Nonprofit Receives $1.1 Million in Federal Funding to Help Local Workforce

YouthBuild construction trainer Gabriel Orengo works on his current project at 27 Booth Street in Central Islip.

By Anisah Abdullah and Paul Harding

$1.1 million in federal funding was approved by New York senators to YouthBuild Long Island, a program that helps at-risk young adults contribute to the local workforce.

The program, part of the nonprofit United Way of Long Island, will receive the federal grant from the U.S. Department of Labor at the end of this year, which will support 70 new students from Wyandanch beginning in January 2017. Senators Kirsten Gillibrand and Charles E. Schumer made the announcement.

“This funding will allow the United Way of Long Island invest the resources necessary to implement additional educational and skills training programs,” Gillibrand said in a press release.

YouthBuild provides its students between the ages of 18 to 24 the opportunity to earn high school equivalency degrees while simultaneously attaining real-world job experience. The initiative offers certifications in fields including construction, nursing assistance, home health and manufacturing.

This program has been successful in providing Long Island businesses with an educated workforce. In the construction track alone, 80 percent of its graduates found jobs in their field. United Way has partnered with over 50 local employers to provide internships, job shadowing and training opportunities for YouthBuild students through its Long Island Business, Labor and Employment Council.

Apollo Group, a green solution provider, and Congressman Steve Israel’s office have hired interns from YouthBuild.

“That’s the goal–that employers see that young people are ready to learn and ready to work and they are interested in hiring them once the program is over,” Elizabeth Morgan, director of YouthBuild, said.

Since YouthBuild began in 2007, it has helped approximately 350 students. Ricardo Midil, who graduated with a construction certification in 2013, interned at Riverhead Building Supply and worked at L.A. Fitness.

“Our Mineola location has hosted several interns and given them the opportunity to experience different areas of the business,” Tammy Luby, director of human resources at Riverhead Building Supply, said. “The United Way is helping to develop the future workers of America and we are proud to be a part of it.”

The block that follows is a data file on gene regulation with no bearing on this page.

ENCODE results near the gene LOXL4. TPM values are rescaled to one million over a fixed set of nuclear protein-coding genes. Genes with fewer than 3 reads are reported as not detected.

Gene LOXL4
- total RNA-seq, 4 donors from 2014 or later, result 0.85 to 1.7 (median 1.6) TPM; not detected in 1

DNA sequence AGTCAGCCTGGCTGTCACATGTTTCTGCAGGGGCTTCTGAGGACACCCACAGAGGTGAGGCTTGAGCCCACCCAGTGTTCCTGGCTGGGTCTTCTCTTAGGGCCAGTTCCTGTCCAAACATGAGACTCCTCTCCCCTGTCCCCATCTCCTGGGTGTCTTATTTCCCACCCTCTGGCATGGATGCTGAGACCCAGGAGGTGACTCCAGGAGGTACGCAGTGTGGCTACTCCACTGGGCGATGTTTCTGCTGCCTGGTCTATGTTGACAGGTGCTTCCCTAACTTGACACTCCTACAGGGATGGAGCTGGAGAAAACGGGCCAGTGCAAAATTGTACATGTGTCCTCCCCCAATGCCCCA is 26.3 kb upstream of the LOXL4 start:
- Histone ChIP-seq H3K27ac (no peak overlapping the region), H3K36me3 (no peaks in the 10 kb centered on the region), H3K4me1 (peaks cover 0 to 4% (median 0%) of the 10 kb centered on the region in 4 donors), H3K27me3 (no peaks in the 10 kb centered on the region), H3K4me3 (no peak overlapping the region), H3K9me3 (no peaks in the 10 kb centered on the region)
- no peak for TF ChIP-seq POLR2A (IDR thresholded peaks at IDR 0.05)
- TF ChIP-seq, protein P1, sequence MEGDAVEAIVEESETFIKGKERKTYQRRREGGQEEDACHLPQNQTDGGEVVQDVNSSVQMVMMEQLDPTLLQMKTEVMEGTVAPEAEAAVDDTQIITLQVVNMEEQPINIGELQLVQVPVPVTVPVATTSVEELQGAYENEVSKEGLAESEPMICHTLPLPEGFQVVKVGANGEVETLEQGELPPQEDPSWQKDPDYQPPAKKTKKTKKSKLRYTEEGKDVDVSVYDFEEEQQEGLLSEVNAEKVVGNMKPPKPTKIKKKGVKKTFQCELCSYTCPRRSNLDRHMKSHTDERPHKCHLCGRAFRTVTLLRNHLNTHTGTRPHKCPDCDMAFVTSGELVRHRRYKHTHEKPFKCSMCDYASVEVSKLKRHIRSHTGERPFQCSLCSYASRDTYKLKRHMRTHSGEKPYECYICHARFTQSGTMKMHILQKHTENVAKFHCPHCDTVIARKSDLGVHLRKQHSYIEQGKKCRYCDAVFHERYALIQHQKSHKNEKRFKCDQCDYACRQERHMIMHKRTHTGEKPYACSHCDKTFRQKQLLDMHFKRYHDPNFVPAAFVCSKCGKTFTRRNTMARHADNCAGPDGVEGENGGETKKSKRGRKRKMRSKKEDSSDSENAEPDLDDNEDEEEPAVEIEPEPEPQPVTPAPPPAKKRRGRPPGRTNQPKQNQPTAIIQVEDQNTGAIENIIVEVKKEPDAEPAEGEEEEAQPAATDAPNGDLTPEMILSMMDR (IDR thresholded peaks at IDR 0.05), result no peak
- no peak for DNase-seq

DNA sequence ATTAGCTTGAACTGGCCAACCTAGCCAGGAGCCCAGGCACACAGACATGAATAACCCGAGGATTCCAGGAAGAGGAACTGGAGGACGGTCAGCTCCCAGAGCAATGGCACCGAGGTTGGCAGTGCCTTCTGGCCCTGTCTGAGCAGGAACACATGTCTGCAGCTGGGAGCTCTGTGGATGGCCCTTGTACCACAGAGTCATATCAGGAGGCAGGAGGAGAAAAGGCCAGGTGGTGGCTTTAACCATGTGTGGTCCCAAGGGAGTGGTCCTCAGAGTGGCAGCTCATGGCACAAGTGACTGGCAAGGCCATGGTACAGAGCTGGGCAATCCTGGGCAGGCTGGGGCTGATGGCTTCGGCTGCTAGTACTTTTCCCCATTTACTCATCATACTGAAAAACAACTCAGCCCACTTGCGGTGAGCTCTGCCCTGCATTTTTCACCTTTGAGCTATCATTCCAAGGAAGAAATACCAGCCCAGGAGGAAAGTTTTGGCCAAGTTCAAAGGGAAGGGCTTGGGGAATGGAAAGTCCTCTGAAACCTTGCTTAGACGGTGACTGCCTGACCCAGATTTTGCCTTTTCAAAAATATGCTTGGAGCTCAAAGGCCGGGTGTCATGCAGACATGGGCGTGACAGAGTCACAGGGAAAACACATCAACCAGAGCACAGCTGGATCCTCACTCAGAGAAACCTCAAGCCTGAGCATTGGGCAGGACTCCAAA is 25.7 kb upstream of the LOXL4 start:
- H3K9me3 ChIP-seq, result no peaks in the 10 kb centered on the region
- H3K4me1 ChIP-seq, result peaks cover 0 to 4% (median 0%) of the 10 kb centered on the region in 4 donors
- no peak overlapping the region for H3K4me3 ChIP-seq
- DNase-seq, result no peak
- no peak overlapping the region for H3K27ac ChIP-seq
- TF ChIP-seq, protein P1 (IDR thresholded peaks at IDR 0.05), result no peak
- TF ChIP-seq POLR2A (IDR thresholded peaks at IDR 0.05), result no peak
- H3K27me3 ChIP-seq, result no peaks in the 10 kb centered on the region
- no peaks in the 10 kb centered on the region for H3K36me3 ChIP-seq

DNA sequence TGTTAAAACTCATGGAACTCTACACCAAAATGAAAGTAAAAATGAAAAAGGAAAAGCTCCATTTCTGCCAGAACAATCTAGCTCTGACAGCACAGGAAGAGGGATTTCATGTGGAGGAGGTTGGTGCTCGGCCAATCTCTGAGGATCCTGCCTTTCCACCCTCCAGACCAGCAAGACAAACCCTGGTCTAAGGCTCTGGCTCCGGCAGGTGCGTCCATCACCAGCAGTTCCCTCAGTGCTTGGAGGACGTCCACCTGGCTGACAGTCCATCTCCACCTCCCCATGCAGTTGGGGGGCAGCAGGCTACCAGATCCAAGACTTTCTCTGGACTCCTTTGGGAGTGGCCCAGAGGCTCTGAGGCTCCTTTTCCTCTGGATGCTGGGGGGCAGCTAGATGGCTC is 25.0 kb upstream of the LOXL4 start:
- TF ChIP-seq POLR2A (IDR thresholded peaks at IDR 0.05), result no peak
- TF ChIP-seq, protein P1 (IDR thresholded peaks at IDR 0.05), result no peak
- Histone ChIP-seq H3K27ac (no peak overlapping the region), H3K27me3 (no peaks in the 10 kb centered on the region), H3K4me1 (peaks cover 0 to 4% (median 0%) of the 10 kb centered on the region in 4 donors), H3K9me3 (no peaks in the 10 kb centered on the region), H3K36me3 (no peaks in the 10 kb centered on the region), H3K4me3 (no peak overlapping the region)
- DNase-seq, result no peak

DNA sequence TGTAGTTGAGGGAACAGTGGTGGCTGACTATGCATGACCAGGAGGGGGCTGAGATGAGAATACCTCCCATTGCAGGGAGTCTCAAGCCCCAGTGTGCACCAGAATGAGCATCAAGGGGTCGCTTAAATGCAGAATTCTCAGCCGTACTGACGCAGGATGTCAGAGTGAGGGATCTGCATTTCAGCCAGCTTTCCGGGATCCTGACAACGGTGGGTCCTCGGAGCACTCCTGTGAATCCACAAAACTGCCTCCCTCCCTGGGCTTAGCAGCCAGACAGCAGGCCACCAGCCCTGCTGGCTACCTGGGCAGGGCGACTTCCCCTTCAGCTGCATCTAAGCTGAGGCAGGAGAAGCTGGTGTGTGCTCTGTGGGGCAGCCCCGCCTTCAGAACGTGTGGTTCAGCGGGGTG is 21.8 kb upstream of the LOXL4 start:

YouthBuild has primarily focused on construction training ever since its foundation. From installing insulation to building entire homes, students become well-rounded in both the classroom and the work site. With these students, the initiative has built and renovated homes in low-income communities.

“We build houses from the ground up,” Gabriel Orengo, construction trainer and former student of YouthBuild, said. “Students are involved in every single aspect of the house, from the siding to the foundation–every part.”

The initiative also receives support from local businesses. One such company, Energy Efficient Solutions, provided YouthBuild educators free materials and instruction on how to construct these eco-friendly and affordable houses. In the two years since then, YouthBuild has applied these techniques to their projects and received two awards for building energy efficient homes.

“Energy efficiency is the next level; it’s where it needs to go,” Peter Baumert, vice president of Energy Efficient Solutions, said. “That’s what YouthBuild is all about–taking individuals with no background and they say, ‘This is the way you have to do it. You can’t cut corners.’”

Baumert said he offered his company’s services to YouthBuild because he both admires its mission and believes that Long Island businesses will benefit from the program’s efforts.

“We need to support and get a hold of the younger generation. Because they’re studying to do anything else but a trade. It’s a major issue and it’s why we have labor shortages in the construction industry.”

With this federal grant, the program is now able to continue its efforts to help young adults create better lives for themselves and become productive members of their communities.